It is widely understood that healthcare payment is shifting toward value-based care. What is not appreciated is that value-based payment rests on a ramshackle foundation: the unloved, partially automated and often poorly integrated healthcare revenue cycle. Many institutions and practitioners will muff the transition to value-based care because their revenue-cycle activities—from patient identification to registration to documentation and coding of care provision—do not fit together as a functioning whole. In other words, getting the revenue cycle right is essential for care systems to execute the leap to a value-based system.
The transition to value-based payment has begun against a threatening economic background.
After leveling at roughly the rate of the rate of inflation during the healthcare reform debate, hospital and physician unit price growth (all payers) plummeted during 2015, the lowest wholesale price growth since the Commerce Department began keeping records. Health services pricing has been below inflation for nearly five years.
Historically, health systems compensated for disappointing clinical volumes or reductions from public payers like Medicare and Medicaid by raising rates to private health plans. With private insurers rolling out new narrow network, value-based Exchange products, however, cost shifting abruptly ceased.
Moreover, with high-deductible health plans, tens of billions of first-dollar healthcare costs have been shifted onto household budgets. According to the Kaiser Family Foundation's annual benefits survey, cost sharing per worker rose almost 230% from 2006 to 2015, six times faster than wages. According to Bruce Hallowell of Navigant Consulting, it is not unusual for a third of these deductibles never to be collected. Once they are deemed bad debts, the collection rate falls to 15%.
As a result of these two trends, even healthcare systems sitting confidently astride their local markets found operating earnings disappear in 2014 and 2015. For reasons this industry veteran still does not understand, when earnings disappear, instead of turning immediately to strengthening their revenue cycle functions, C-suite executives turn instead to reducing their workforce. Often, both expense reductions and revenue enhancement are required, but the relative disruption strongly argues for attacking the revenue problem first.
It is not unusual for 3% to 5% of a hospital or medical practice's cash flow simply to evaporate through the revenue cycle for a variety of mundane reasons: because the patient and his insurance status is not correctly identified, or the services provided are never recorded or coded improperly, or because the bill is denied by the insurer and not aggressively pursued.
Many health executives and clinical leaders believe that value-based payment will be a completely new system focusing on managing population risks of the attributed or enrolled population. However, if one looks closely at the three generations of Medicare accountable care organizations, and bundling programs such as Bundled Payment for Care Improvement and Comprehensive Care for Joint Replacement, they all share a common characteristic: They are “shadow” systems that are laid on top of the current per-incident fee-based payment system.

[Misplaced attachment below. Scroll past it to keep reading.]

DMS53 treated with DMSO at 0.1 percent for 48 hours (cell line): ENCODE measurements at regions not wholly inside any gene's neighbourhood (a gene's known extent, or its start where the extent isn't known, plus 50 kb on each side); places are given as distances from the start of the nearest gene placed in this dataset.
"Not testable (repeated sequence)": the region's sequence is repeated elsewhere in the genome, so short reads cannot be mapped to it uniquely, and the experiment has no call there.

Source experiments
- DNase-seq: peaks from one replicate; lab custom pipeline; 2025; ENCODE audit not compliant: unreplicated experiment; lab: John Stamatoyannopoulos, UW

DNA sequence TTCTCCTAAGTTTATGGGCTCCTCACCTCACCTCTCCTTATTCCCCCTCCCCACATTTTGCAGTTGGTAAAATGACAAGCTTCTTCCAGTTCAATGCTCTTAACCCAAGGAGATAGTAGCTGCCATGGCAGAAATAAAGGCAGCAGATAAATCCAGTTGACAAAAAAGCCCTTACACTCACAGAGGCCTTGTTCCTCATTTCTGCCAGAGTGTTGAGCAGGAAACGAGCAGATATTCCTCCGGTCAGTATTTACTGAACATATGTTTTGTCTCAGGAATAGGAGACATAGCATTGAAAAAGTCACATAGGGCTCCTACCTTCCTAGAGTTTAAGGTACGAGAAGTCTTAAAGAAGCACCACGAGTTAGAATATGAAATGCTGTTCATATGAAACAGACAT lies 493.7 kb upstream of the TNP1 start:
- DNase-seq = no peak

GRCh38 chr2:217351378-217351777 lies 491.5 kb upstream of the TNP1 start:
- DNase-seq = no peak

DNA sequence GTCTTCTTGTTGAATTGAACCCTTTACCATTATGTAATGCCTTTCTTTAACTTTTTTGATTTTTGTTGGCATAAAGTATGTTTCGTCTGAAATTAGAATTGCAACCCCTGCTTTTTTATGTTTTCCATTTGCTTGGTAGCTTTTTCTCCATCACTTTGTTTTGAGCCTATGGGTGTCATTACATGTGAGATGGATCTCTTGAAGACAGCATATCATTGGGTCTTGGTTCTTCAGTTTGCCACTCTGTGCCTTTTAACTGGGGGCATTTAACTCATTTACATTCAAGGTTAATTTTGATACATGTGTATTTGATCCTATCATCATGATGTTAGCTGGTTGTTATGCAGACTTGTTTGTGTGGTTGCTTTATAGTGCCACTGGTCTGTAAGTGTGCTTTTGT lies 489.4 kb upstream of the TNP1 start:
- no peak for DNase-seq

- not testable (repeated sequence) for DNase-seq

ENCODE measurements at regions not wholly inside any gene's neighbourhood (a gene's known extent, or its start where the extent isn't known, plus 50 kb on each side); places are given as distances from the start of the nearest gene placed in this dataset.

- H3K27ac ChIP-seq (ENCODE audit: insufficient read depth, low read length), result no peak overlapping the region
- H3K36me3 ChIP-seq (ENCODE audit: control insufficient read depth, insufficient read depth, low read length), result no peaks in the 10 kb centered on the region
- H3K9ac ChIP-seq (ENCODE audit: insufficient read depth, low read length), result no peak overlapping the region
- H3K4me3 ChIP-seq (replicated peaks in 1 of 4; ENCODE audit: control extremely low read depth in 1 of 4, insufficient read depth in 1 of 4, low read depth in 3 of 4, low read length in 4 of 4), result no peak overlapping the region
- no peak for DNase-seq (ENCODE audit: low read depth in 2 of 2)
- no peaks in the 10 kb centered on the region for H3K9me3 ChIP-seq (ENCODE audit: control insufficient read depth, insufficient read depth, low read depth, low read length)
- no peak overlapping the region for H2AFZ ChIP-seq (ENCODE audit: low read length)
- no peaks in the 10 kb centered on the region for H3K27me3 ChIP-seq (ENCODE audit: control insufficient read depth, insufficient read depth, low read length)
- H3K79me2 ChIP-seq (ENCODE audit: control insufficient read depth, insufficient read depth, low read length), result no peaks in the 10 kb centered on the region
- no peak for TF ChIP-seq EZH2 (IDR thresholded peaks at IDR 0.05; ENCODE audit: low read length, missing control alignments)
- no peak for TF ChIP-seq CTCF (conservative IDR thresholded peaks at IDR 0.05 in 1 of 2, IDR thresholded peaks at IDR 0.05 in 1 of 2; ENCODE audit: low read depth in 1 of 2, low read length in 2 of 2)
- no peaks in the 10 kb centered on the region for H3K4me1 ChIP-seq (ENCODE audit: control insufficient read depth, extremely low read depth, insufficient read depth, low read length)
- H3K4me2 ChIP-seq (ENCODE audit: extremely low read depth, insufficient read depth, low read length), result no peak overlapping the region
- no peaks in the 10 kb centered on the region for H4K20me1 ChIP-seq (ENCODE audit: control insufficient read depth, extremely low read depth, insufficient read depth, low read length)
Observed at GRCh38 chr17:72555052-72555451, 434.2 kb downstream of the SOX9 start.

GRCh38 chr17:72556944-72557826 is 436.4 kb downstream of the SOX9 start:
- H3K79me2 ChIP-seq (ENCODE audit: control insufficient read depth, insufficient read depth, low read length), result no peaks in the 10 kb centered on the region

When a health system transitions to value-based contracts or Medicare payment models, it does not cease registering patients, nor scheduling, enumerating and coding individual patient encounters; value-based systems add another (costly) layer of documentation requirements and attach new clinical and financial goals to them.
What this means is that if the core revenue-cycle functions—particularly registration, documentation and coding—are poorly executed or do not fit together properly, the organization gets hurt twice: it loses fee-based revenues and cash flow and it also does not get proper credit for the value improvements and cost savings that generate bonuses under value-based models.
Many ACOs failed to generate bonuses not because they did not improve care, but because they did not accurately attribute patients and their costs to the ACO, or else did not capture changes in the acuity of those patients that affected the cost trend; that is, failure of the core revenue-cycle functions was the root cause of the ACO's failure to meets its savings targets.
There is likely to be a lot of variation in the pace and intensity of the transition to value based care depending on your market. However, to make this transition successfully will require that the core revenue-cycle functions work together to define the patient's experience and pull through revenues needed for your health system to function.
If these seemingly mundane but important management routines do not work effectively, your institution will be at risk not only in the short term, but will also not make a successful transition to a value-based system.
Jeff Goldsmith is national adviser to Navigant Healthcare and an associate professor of public health sciences at the University of Virginia.